Genetically modified superrice is resistant to drought, salty soils and lack of fertiliser

A single strain of genetically modified rice has been developed to handle drought, salty soils and lack of fertiliser. The aim is to "climate-proof" rice farms in Asia and Africa so that they can grow the same variety each year, regardless of the conditions. This rice is the first to counter three at once.

According to the International Rice Research Institute, drought affects 23 million hectares of rice in south and South-East Asia and costs $13 billion a year globally. In some states in India, it can reduce rice yields by 40 per cent. Salt is similarly problematic. According to the Food and Agriculture Organization of the United Nations, about 800 million hectares of land are affected by salt, costing agriculture an estimated $1 billion per year.

Under a range of drought conditions, the yield of the modified rice was 12 to 17 per cent greater than that of the parent rice. With low levels of fertiliser, its yield was 13 to 18 per cent greater. When exposed to both of these stresses at once, the yield of the modified rice was 15 per cent more than that of the unmodified rice. Trials using a range of salty conditions showed the altered rice had a yield that was as much as 42 per cent more than the parent rice.

Spacex Falcon Heavy launch delayed to 2015

SpaceX founder, CEO and Chief Designer Elon Musk says the company's production schedule is too tight to support a test flight of the Falcon Heavy rocket from Vandenberg AFB, Calif., in 2014.

With plans to compete with ULA for launches of heavier payloads in the coming years, SpaceX is also preparing to test and qualify the new Falcon Heavy launch vehicle in 2015.

“We need to find three additional cores that we could produce, send them through testing and then fly without disrupting our launch manifest,” Musk said in a Feb. 20 interview. “I'm hopeful we'll have Falcon Heavy cores produced approximately around the end of the year. But just to get through test and qualification, I think it's probably going to be sometime early next year when we launch.”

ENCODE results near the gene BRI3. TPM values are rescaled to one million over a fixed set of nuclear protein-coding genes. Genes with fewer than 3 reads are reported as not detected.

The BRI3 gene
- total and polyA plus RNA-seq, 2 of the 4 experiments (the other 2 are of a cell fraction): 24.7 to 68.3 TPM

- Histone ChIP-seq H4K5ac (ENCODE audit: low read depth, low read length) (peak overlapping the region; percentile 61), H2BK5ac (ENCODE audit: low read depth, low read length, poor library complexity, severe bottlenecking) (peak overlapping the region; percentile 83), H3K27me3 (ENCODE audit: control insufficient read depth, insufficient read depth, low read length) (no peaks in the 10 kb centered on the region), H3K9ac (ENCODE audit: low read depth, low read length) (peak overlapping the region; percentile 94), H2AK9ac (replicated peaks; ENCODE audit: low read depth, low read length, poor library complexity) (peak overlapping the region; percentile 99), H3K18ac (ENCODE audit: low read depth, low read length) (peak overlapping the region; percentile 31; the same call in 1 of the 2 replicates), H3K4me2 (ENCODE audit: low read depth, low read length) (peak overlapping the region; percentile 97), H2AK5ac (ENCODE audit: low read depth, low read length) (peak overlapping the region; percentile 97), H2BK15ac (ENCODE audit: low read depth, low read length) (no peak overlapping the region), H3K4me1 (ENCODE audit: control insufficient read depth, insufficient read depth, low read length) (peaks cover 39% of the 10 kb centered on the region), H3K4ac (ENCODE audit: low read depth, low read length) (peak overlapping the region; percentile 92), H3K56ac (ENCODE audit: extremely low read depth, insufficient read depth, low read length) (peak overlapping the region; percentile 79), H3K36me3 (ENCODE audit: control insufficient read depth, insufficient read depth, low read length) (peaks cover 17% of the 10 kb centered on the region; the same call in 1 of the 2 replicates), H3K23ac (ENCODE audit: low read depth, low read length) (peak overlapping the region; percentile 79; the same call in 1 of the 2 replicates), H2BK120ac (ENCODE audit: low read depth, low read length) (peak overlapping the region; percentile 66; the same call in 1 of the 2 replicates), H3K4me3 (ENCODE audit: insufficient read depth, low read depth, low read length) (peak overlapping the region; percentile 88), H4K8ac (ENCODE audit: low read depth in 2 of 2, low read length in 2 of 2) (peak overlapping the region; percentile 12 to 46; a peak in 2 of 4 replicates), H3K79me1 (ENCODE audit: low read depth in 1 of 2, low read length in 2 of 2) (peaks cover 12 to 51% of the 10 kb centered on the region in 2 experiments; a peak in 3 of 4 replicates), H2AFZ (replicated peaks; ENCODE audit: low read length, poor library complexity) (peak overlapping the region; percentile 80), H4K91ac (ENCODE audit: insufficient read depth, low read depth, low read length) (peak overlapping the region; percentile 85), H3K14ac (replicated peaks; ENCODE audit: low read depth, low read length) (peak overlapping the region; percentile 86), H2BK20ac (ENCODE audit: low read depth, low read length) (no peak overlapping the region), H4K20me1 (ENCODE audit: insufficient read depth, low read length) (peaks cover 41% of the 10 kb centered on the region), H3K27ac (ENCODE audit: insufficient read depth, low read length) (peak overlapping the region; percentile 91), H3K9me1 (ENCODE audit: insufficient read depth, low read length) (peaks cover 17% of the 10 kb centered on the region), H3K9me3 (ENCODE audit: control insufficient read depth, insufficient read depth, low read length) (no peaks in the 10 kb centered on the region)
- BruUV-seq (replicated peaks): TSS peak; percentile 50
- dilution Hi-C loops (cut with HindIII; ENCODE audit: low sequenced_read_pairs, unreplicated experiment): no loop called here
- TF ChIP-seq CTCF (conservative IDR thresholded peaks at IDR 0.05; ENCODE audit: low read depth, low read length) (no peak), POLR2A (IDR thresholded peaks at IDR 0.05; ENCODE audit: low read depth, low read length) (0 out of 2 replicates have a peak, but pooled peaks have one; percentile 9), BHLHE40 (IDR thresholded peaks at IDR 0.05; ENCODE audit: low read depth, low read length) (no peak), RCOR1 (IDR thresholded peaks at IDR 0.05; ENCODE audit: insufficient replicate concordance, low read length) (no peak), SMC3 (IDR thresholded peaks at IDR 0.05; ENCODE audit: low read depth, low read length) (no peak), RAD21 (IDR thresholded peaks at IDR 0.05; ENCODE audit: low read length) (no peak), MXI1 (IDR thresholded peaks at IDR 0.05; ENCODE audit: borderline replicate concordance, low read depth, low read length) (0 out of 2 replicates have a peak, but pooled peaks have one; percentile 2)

China making the longest undersea tunnel starting in 2015

China is planning another engineering marvel: the world’s longest tunnel – built under the sea.

The 123-kilometre tunnel will be more than twice the length of the Channel Tunnel (50 kilometers) that connects the U.K. and France, China’s latest mega project is not short of ambition. It will run between the northern city of Dalian and Yantai, on the east coast. There will be three bores. One for high speed rail, one for cars and another for maintenance.

“Work could begin as early as 2015 or 2016,” said Wang Mengshu, an expert at the Chinese Academy of Engineering.

Google Fiber could accelerate to 10 gigabit Internet speeds within 3 years

Google Fiber offers data transfer speeds of 1 gigabit per second currently. But the company is already working on speeds of 10 gigabits per second, Chief Financial Officer Patrick Pichette said during the Goldman Sachs Technology and Internet conference.

Pichette called this the next generation of the Internet and said it was part of Google's broader, long-term obsession with speed.

Faster speeds will increase the use of software as a service because users will be able to trust that critical applications that are data intensive will run smoothly over the Internet, he explained.